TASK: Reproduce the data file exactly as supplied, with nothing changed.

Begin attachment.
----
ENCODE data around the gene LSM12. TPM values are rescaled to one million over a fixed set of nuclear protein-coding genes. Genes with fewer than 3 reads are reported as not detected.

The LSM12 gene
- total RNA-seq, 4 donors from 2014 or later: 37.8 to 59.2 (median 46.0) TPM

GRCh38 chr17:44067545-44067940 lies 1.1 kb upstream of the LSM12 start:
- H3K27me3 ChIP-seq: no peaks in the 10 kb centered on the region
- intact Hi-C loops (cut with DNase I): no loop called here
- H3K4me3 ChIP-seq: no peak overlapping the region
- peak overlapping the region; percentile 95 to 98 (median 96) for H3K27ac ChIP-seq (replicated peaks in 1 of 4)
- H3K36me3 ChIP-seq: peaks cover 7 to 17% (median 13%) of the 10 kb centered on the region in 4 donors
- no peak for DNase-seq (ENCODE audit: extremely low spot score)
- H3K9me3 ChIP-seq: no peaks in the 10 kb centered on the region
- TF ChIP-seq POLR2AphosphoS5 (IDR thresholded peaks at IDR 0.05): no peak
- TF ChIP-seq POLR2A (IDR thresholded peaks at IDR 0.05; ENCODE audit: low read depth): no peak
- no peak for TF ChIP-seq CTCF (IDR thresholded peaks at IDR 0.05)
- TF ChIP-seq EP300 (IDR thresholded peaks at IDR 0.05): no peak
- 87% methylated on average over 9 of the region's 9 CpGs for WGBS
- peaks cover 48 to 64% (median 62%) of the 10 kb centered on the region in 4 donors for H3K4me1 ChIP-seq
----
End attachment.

ENCODE data around the gene LSM12. TPM values are rescaled to one million over a fixed set of nuclear protein-coding genes. Genes with fewer than 3 reads are reported as not detected.

The LSM12 gene
- total RNA-seq, 4 donors from 2014 or later: 37.8 to 59.2 (median 46.0) TPM

GRCh38 chr17:44067545-44067940 lies 1.1 kb upstream of the LSM12 start:
- H3K27me3 ChIP-seq: no peaks in the 10 kb centered on the region
- intact Hi-C loops (cut with DNase I): no loop called here
- H3K4me3 ChIP-seq: no peak overlapping the region
- peak overlapping the region; percentile 95 to 98 (median 96) for H3K27ac ChIP-seq (replicated peaks in 1 of 4)
- H3K36me3 ChIP-seq: peaks cover 7 to 17% (median 13%) of the 10 kb centered on the region in 4 donors
- no peak for DNase-seq (ENCODE audit: extremely low spot score)
- H3K9me3 ChIP-seq: no peaks in the 10 kb centered on the region
- TF ChIP-seq POLR2AphosphoS5 (IDR thresholded peaks at IDR 0.05): no peak
- TF ChIP-seq POLR2A (IDR thresholded peaks at IDR 0.05; ENCODE audit: low read depth): no peak
- no peak for TF ChIP-seq CTCF (IDR thresholded peaks at IDR 0.05)
- TF ChIP-seq EP300 (IDR thresholded peaks at IDR 0.05): no peak
- 87% methylated on average over 9 of the region's 9 CpGs for WGBS
- peaks cover 48 to 64% (median 62%) of the 10 kb centered on the region in 4 donors for H3K4me1 ChIP-seq